is at rest at the same time as the material is right.”
“Sounds like art.”
“Well, it IS art. This divorce of art from technology is completely
unnatural. It’s just that it’s gone on so long that you have to be an
archaeologist to find out where the two separated. Rotisserie assembly is
actually a long-lost branch of sculpture, so divorced from its roots by
centuries of intellectual wrong turns that just to associate the two sounds
ludicrous.”

================================================

Zen and the Art of Motorcycle Maintenance.
An exceptionally highly recommended book.

You can either buy it in its original form (paper) at many bookstores in new or used forms, or find a legitimate copy of it with a search on the internet, as Persig has apparently placed it into the Public Domain.

In it he strives to convey the idea that there are two “modes” of thought — the Classical and the Romantic. Motorcycle Maintenance, and Zen. Analyzing something and just being in it without thinking about it.

And from there, he tries to convey the notion that people tend to be more comfortable with one mode than the other, which mode depending on the person. And then they attempt to shoehorn all of life’s experience into one mode… and wind up exceptionally frustrated and unhappy because, when push comes to shove, there are situations where the other mode is ALWAYS called for.

If you go out on a dance floor, you don’t analyze what you’re doing, you just DO it. There’s no particular reason to put this hand here, that foot there (queue John Travolta, Saturday Night Fever pose here). Which is why guys, particularly geeks and techboys have a hard time dancing, we’re more commonly wired for Classical mode. So we feel uncomfortable because we WANT to analyze it.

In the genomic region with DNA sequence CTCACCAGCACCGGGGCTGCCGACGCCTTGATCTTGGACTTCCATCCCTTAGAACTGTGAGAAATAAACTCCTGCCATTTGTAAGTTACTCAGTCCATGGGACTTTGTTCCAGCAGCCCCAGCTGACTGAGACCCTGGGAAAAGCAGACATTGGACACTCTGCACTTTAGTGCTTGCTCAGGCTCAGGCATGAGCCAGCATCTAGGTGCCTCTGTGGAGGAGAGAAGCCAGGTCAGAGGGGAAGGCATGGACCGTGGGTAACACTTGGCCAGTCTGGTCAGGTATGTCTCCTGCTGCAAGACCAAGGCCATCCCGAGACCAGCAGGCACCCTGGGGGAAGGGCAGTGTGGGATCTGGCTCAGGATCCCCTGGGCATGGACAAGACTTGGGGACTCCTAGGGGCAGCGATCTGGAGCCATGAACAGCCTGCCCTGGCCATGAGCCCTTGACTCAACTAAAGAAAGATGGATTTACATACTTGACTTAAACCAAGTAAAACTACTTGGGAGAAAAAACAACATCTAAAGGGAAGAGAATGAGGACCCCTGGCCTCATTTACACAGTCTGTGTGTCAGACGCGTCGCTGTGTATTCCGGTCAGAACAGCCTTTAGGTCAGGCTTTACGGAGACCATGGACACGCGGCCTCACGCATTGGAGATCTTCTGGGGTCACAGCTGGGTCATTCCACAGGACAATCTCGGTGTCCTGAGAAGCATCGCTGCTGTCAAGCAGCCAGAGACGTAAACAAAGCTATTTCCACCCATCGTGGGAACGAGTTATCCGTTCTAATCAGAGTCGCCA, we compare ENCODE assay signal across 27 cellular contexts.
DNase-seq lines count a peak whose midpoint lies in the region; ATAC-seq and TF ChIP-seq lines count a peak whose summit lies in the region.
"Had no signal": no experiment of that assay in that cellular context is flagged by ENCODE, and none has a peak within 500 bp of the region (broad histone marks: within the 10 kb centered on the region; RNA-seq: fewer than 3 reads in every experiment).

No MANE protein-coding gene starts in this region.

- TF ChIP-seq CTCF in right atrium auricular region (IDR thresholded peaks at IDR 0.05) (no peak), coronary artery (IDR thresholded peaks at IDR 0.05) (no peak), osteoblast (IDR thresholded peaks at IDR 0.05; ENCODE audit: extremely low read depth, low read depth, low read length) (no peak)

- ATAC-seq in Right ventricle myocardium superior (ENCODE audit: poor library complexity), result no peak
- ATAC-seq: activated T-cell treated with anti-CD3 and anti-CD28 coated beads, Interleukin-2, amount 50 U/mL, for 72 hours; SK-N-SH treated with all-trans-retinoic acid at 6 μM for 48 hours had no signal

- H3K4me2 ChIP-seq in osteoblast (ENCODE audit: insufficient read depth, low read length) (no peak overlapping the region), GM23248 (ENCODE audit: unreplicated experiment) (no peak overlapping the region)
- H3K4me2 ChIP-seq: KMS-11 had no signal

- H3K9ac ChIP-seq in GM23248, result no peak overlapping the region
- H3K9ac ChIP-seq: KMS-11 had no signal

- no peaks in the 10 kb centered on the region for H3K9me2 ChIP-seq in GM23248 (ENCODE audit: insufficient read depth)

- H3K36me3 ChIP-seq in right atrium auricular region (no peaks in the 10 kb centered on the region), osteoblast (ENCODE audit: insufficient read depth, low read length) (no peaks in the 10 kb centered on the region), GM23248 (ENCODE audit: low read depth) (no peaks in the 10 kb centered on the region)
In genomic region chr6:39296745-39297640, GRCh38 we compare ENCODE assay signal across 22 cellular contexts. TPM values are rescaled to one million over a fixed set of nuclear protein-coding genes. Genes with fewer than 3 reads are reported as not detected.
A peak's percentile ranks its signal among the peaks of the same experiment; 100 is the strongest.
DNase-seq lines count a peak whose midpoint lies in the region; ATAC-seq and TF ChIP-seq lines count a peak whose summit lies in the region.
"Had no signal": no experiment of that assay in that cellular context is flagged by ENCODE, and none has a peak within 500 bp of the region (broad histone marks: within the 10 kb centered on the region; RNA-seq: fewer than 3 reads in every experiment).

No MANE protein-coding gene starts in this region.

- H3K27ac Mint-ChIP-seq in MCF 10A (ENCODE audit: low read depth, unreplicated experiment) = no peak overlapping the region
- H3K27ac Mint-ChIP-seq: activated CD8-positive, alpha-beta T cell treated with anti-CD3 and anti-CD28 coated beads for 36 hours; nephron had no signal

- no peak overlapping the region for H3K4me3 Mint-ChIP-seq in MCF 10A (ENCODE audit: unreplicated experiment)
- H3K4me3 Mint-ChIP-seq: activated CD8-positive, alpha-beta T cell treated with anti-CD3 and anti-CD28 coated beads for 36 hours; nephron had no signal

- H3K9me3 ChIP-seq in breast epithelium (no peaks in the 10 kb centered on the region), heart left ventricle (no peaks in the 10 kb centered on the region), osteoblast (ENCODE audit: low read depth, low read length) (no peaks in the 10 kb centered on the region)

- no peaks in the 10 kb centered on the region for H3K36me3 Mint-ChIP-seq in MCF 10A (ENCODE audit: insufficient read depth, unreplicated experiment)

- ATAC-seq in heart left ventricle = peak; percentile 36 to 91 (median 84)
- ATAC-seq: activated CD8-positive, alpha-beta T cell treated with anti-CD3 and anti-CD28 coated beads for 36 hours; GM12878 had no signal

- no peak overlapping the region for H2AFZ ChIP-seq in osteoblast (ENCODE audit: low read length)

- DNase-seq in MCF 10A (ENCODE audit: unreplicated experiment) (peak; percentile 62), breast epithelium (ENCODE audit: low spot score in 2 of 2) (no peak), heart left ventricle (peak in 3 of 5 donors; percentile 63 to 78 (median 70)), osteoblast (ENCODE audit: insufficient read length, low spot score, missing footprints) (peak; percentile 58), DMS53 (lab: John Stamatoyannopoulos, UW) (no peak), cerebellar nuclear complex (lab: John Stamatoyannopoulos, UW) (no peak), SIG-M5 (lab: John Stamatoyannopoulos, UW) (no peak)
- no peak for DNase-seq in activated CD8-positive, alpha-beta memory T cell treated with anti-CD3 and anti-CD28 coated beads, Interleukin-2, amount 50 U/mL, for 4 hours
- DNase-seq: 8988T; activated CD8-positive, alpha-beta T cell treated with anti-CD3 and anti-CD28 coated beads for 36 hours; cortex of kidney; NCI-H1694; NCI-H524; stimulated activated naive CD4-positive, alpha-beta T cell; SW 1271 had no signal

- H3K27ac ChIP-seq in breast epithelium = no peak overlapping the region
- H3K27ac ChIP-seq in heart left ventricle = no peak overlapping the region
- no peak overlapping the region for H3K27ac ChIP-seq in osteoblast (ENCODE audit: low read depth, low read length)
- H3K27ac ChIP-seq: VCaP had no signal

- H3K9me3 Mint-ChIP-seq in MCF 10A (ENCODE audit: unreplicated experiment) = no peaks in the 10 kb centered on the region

OTOH, you’re riding a motorcycle through the mountains, and you’re in that zen mode, smelling the fresh air, taking in the vistas before you, the blue sky and fluffy clouds and… suddenly the motorcycle starts sputtering… DAMMIT I DON’T WANT TO THINK NOW!!! — Lolz. It’s time to analyze the problem — why is the cycle sputtering? Too rich? Clogged fuel line? Do I proceed or stop and see if I can figure it out? And so forth. Decisions must be made, and that means you have to get out of that zen state and start analyzing things.

Susan Walsh March 31, 2011 at 9:05 am

Great post, Frost. Your description of meditating cracked me up – every time I try it I feel so inept and guilty for not doing it right.

At the risk of sounding new-agey, at my son’s suggestion I recently listened to Eckhart Tolle read his A New Earth. I was completely mesmerized – sat in the driveway listening after arriving home. He is a very gifted teacher, and has put together an extremely effective presentation of the benefits of mindfulness/clearing one’s head. He is also a wonderful narrator of his own material.

NomadicNeill March 31, 2011 at 9:09 am

I’ve read both of Eckhart Tolle’s books after being put off for ages. Seemed like generic self-help fluff.

Even though Eckhart does use flowery hippy language, what he teaches is valuable.

Rob March 30, 2011 at 10:04 pm

What happened in 1980? I was born in 1981 and we didn’t have the internet in my house until I was in middle school. And even then the thing was hit or miss. Children need to spend most of their out of school time playing outside.

Richard March 30, 2011 at 9:05 pm

Oh, dangit. I was gonna say something really intelligent about this article, but the TV distracted me.

dang.